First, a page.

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Women Have Greater Risk Of Kidney Injury Resulting From Angiography

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Women are 60 percent more likely than men to experience kidney damage from the dye used in x-ray angiograms to diagnose coronary artery disease a new study shows.

Kidney Injury Resulting From AngiographyThe study, presented this week by Dr. Javier Neyra at the National Kidney Foundation's Spring Clinical Meeting in Las Vegas, showed that 20 percent of women who undergo angiograms using a radiocontrast iodine dye develop nephropathy 24 to 72 hours later compared to 14 percent of men.

Neyra told The Hub that while it has been known that women have a higher incidence of radiocontrast induced kidney damage, it has been attributed to a number of factors.  Women tend to be older than men when they undergo coronary angiograms so there has been suspicion that maybe estrogen levels, or age and associated comorbidities might explain the higher risk.

"What we found was that when you corrected for all these other confounding factors, the women still had higher risk of kidney damage from this procedure," Neyra said in a phone interview. "So what we were left with was that being female in and of itself is a risk marker."

Exactly why that should be the case, Neyra says is not known, but he suggests that because men and women patients receive the same amount of dye during a coronary angiograms, it's possible the amount is just too much for a woman's body to handle given her smaller size.

Contrast dyes are used in x-ray angiography to enhance the images taken to show blood flow through arteries near the heart. Neyra, who is an Internal Medicine resident at the Henry Ford Hospital in Detroit, said this is believed to be the first study to look at whether gender plays a role in patients developing radiocontrast-induced nephropathy after coronary angiogram.

While further study is needed, Neyra theorizes that the contrast dye may cause the kidney's blood vessels to constrict, limiting blood flow to the kidneys, which can damage the cells. Also, direct contrast dye toxicity and the production of reactive oxygen species are involved in the pathogenesis.

The study involved examining the records of 1,211 people who had recently undergone coronary angiography from January 2008 through December 2009. The patients were categorized into two groups according to renal function. A total of 481 (39.7 percent) had borderline impaired renal function with an estimated Glomerular Filtration rate (eGFR) of between 15 and 59 mL/min/1.73m2. The second group of 730 patients (60.3 percent) had healthy renal function with an eGFR of at least 60 mL/min/1.73m2 or more.

Among the 530 female patients (43.8%) included in the study 242 were in the low renal function group and 288 were in the normal renal function group.

Radiocontrast induced nephropathy occurred in 105 women (19.8 percent) and in 93 men (13.6 percent). When they did the multivariable analysis, They found being female, the periprocedural use of furosemide, the preventive use of sodium bicarbonate and a contrast volume of more than 100 mL were all linked to higher risk of nephropathy. The results were adjusted for known risk factors such as heart disease, anemia, diabetes and hypotension.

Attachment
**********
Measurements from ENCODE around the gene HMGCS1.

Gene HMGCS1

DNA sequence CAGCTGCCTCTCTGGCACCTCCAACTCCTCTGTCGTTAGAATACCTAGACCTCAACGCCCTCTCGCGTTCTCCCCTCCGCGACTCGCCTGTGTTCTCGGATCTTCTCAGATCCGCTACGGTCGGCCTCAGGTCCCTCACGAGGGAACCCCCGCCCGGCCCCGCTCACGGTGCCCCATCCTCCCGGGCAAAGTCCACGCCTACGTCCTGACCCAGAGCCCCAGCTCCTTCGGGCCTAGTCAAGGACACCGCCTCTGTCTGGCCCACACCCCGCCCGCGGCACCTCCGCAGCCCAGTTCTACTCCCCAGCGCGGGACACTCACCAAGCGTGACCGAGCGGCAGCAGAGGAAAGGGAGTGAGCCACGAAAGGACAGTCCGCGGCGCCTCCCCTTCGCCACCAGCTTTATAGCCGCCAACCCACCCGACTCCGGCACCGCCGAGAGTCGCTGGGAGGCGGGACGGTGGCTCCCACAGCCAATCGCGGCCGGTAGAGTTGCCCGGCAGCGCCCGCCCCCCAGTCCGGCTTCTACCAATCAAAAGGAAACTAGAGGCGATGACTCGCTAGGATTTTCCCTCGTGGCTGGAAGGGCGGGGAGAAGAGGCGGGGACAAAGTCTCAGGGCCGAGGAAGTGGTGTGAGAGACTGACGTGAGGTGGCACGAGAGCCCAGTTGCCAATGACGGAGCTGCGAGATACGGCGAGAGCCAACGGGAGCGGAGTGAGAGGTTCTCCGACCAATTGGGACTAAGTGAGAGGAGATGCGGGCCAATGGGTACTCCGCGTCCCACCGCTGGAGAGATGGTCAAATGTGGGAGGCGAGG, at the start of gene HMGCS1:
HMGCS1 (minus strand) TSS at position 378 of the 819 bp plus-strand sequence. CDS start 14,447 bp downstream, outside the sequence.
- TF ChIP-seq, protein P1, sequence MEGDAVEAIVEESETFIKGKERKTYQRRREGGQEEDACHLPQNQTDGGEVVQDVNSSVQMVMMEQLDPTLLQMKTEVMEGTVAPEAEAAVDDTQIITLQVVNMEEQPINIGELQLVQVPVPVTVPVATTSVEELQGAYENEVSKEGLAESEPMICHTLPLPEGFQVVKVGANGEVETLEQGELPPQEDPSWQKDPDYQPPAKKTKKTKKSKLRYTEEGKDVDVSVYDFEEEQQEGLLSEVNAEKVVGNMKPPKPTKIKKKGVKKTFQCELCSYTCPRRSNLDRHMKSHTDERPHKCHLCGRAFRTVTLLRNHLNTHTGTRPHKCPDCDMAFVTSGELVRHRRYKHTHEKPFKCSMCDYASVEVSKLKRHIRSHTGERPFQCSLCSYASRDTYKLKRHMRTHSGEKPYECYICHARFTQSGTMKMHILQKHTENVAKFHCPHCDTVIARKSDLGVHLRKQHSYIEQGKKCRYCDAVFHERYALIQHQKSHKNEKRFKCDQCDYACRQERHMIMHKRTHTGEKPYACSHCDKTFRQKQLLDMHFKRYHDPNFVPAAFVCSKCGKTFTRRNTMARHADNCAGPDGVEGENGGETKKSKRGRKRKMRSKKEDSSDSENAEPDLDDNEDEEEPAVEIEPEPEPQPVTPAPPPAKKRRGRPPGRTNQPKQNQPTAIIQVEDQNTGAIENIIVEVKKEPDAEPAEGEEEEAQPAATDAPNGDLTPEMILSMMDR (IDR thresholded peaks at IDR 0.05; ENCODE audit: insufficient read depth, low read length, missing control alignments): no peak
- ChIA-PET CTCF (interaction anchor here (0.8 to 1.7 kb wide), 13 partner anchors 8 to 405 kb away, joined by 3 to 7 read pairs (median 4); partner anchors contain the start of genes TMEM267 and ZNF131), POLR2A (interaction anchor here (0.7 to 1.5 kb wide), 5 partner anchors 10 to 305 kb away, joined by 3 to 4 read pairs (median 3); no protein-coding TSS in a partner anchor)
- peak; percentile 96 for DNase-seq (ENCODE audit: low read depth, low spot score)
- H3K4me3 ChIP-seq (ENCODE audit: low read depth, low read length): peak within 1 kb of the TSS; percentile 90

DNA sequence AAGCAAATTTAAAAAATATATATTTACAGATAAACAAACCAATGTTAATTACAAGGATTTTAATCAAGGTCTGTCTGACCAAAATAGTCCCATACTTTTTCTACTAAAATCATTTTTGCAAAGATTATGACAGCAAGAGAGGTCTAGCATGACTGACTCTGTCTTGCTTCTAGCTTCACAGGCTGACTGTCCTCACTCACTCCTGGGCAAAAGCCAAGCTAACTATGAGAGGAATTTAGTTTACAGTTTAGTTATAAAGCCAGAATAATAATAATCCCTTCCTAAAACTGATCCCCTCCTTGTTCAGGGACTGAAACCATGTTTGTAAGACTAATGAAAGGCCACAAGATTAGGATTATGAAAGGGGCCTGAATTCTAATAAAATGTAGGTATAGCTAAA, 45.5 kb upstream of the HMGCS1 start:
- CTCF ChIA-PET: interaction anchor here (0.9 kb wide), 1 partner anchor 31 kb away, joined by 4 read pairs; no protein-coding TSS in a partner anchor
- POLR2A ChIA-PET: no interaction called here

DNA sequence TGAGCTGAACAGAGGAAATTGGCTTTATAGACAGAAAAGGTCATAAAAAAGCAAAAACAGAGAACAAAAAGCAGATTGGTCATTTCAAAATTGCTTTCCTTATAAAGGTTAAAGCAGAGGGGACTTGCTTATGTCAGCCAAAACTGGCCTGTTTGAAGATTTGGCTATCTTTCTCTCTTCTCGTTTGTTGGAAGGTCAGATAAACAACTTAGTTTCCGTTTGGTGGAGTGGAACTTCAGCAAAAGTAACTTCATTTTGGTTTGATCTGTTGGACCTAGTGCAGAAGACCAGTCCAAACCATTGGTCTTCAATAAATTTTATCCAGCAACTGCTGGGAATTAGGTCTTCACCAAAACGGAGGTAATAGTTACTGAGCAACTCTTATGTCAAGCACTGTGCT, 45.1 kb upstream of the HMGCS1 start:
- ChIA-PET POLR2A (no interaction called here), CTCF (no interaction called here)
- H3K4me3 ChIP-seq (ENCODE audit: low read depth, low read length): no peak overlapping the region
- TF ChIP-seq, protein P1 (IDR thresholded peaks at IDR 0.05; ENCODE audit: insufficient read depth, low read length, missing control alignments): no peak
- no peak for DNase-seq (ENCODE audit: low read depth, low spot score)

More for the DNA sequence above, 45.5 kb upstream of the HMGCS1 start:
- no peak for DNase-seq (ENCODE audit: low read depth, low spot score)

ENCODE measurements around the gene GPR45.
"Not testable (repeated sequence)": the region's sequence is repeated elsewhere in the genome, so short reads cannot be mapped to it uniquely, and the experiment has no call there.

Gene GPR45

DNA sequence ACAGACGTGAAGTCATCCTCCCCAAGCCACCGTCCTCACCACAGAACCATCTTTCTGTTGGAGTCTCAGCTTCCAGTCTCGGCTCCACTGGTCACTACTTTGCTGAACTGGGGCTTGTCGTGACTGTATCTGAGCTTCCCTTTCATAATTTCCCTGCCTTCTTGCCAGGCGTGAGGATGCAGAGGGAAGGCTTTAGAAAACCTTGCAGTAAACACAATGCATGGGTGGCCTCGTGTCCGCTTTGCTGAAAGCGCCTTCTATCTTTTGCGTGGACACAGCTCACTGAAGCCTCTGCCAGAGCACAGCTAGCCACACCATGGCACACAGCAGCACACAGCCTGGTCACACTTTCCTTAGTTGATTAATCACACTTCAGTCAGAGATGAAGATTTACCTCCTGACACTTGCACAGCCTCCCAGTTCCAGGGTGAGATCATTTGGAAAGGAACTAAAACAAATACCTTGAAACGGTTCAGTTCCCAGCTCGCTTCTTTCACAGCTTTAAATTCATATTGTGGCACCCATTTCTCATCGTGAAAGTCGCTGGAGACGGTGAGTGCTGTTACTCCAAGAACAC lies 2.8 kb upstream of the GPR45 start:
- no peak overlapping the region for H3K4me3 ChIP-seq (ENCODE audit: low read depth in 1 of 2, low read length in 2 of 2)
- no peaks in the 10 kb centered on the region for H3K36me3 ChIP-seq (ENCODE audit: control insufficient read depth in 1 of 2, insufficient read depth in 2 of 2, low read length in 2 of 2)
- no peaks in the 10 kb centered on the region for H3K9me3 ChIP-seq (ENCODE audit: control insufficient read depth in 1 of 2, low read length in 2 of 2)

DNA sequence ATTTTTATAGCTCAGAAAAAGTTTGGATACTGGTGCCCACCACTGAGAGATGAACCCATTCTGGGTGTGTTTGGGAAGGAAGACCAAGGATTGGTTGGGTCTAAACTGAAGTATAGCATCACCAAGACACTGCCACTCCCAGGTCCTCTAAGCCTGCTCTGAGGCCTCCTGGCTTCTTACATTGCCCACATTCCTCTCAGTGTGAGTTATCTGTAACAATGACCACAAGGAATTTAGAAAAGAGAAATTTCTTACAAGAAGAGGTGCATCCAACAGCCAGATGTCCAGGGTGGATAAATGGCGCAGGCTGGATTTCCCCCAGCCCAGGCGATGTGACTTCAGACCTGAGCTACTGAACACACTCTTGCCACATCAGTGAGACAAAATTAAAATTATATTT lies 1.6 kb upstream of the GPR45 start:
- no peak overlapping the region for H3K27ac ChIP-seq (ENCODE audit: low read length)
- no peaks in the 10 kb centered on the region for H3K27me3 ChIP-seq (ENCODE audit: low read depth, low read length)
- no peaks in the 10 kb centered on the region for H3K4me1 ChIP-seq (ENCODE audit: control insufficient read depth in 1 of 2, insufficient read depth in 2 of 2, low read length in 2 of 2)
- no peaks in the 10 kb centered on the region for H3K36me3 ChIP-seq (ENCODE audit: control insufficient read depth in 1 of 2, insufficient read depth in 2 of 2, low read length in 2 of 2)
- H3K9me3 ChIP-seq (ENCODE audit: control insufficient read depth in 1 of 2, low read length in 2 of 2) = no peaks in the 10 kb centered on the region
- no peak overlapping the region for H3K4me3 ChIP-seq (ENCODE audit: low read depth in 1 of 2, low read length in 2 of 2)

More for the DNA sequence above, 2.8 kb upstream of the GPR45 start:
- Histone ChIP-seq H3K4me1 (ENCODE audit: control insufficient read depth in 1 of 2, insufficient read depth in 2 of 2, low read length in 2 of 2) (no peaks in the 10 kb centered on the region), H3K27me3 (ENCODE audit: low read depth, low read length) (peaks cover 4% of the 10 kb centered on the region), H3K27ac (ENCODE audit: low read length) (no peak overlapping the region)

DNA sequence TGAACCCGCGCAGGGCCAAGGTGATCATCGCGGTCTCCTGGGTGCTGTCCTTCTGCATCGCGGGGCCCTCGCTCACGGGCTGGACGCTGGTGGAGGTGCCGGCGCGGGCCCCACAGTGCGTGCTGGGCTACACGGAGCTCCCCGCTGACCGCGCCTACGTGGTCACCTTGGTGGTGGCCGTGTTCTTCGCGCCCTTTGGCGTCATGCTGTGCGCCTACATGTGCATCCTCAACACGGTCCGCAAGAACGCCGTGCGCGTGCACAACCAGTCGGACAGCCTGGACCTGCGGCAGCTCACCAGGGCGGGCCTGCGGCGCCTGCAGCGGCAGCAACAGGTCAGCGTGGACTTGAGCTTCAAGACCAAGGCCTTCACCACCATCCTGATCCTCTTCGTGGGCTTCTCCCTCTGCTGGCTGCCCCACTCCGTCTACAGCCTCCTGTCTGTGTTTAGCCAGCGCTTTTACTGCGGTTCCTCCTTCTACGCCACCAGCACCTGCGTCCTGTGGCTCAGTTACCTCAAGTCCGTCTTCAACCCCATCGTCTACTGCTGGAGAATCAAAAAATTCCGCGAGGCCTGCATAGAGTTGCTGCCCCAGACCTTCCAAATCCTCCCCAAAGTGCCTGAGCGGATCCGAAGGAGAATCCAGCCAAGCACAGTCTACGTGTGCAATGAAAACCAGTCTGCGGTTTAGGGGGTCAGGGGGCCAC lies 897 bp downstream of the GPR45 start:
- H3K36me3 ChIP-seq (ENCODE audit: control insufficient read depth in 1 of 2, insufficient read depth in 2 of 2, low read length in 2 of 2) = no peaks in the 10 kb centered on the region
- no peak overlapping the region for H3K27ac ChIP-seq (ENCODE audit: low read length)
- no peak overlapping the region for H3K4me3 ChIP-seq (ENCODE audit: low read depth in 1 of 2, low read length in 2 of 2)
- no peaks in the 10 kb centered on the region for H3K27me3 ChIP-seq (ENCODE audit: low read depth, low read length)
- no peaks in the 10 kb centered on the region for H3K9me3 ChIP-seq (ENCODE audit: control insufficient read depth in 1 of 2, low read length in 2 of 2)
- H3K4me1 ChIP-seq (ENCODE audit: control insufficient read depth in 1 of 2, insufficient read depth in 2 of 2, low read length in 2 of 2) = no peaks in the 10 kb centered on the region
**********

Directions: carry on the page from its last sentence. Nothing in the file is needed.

Surprisingly the women with healthy kidneys before the procedure were more likely to develop kidney injury. Neyra said, he thought this was a result of a heightened awareness of the risk of kidney injury in patients with poor kidney function, whereas doctors might not have been as cautious in patients with normal kidney function. Not surprisingly, the study also found that patients had higher risk of nephropathy when they received relatively larger amounts of dye.

"It is known that coronary angiography could be a life-saving procedure," Neyra says. "On the other hand, it has been identified that patients that develop radiocontrast-induced nephropathy have higher mortality rates despite the deterioration in kidney function. The essential aspect is the recognition of high-risk patients in an effort to be more aggressive in IV hydration and surveillance. Both women and doctors need to understand the risks of coronary artery imaging procedures that use dyes, and, take into account other risk factors she may have and consider wither the procedure benefits outweigh the risks."

Dr. Lynda Szczech, president of the National Kidney Foundation said the study shows that more caution is warranted when using these dyes in women.

"These findings suggest that clinicians should proceed carefully when using this procedure in female patients, particularly those with other risk factors," Szczech said.

The American Heart Association estimates that more than 3 million coronary angiograms were performed in 2010. Radiocontrast-induced nephropathy is the third leading cause of hospital-acquired acute kidney injury behind surgery and infection in the United States and can be fatal for some and often results in poor outcomes for survivors.

By Michael O'Leary, contributing writer, Health Imaging Hub

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